Graffiti art around Mumbai not only livens up the walls of the city but carries the hopes and dreams of its residents. Eventually, it’s a way to lay claim to the city’s fast diminishing public spaces.
Resistance may have myriad forms but the ones that are almost always more interesting and gratifying are those that possess a lightness of touch and a clarity of intent; a clear sliver of hope and creativity amidst the banal gloom of urban malaise. Such is the case of graffiti on urban public walls.
However, in Mumbai – where graffiti has started to make more of an appearance now than ever before – rarely is it the art of the sloganeering or confrontational type, the sort we associate with street graffiti in New York of the 1980s. Graffiti art in Mumbai seems gentler. It is often an expression of a neighbourhood’s artistic streak – see the walls of Veronica Street and Chapel Road in Bandra West (just off Hill Road) – and more so, a way for a local community, and particularly its young, to lay claim on the only public space they can still call their own, the streets.
Art on street walls is also seen as a practical way of beautifying an area and trying to keep out the rowdies who plaster walls with cheap posters or mess up a place with spit and urine – see the art commissioned by the Municipality on a 2-kilometre long stretch of wall along Tulsi Pipe Road. Clearly then, graffiti in Mumbai is not so much an act of resistance but really an act of subversion – a way to make the city truly yours.
The following pictures amply demonstrate the qualities described above.
While it would not look out of place at all in an illustrated book of children’s fables, it’s presence on a wall routinely used as an indiscriminate dumping ground lends it a deceptively simple irony. Its presence on the outer walls of the sprawling St. Stanislaus School in Bandra lends it further relevance.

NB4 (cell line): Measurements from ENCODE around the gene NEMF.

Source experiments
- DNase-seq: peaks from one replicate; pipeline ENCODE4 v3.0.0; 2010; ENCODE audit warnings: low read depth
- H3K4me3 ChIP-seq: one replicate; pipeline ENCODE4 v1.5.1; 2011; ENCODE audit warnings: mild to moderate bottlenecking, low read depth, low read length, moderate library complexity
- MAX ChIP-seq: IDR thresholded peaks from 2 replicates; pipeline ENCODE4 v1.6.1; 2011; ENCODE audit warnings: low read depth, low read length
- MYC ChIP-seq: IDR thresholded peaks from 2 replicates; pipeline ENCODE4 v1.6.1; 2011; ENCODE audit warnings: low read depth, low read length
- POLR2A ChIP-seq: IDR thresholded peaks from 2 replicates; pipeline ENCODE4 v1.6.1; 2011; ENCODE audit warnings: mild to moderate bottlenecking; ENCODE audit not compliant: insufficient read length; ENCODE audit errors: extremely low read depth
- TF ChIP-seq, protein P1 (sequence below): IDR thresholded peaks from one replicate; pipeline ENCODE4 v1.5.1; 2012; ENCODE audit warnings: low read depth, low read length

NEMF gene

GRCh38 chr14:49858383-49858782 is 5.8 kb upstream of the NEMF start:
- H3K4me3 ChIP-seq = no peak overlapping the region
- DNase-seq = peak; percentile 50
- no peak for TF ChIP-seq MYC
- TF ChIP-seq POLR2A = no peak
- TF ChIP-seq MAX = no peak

The most deliciously subversive acts are those commissioned by the establishment. These artworks, produced as a result of an initiative by the Mahindra Foundation and the Standard Chartered bank that allowed artists a full day to do as they wished, while providing them with tools and materials, are living proof. Along Tulsi Pipe road, runs a brick-and-mortar partition separating the road from the tracks. There’s barely a foot of this two-kilometre stretch that’s free of art.
This cheerfully satirical piece takes the most well-known cliché about the city and re-imagines it in child-like strokes, darkly. It is no co-incidence that the branches of the tree, towering above all else, are gnarled to the point of nakedness. One could, likewise, be forgiven for thinking the branches to be smoke billowing over the cityscape, counterpointed against the rosy sunrise of the backdrop.
Our local mechanised superhero taking on all foreign ones at once. While its real-life, laterally inverted reflection can hardly care less. A fascinating, mutually complementary set of tableaux.
A work that gives voice to the most utopian longing that many of us have, expressed in the parlance of our times. The busy swirl of colours and the psychedelic geometry of shapes deftly convey the imminent chaos on the road to utopia.
Urban alienation with attendant hope and despair.
Earnest, misguided, discordant and perhaps, a little disingenuous too, this one stands out at once for its oddity and the apparent gravity of its “message.”
Satire is funny only when it’s ahead of reality. Which it isn’t. At least, not for long. Beyond its obvious scathing humour, the leery proportions of the waiter’s head are what give this image its unsettling edge.
Photos: Aditi Maddali
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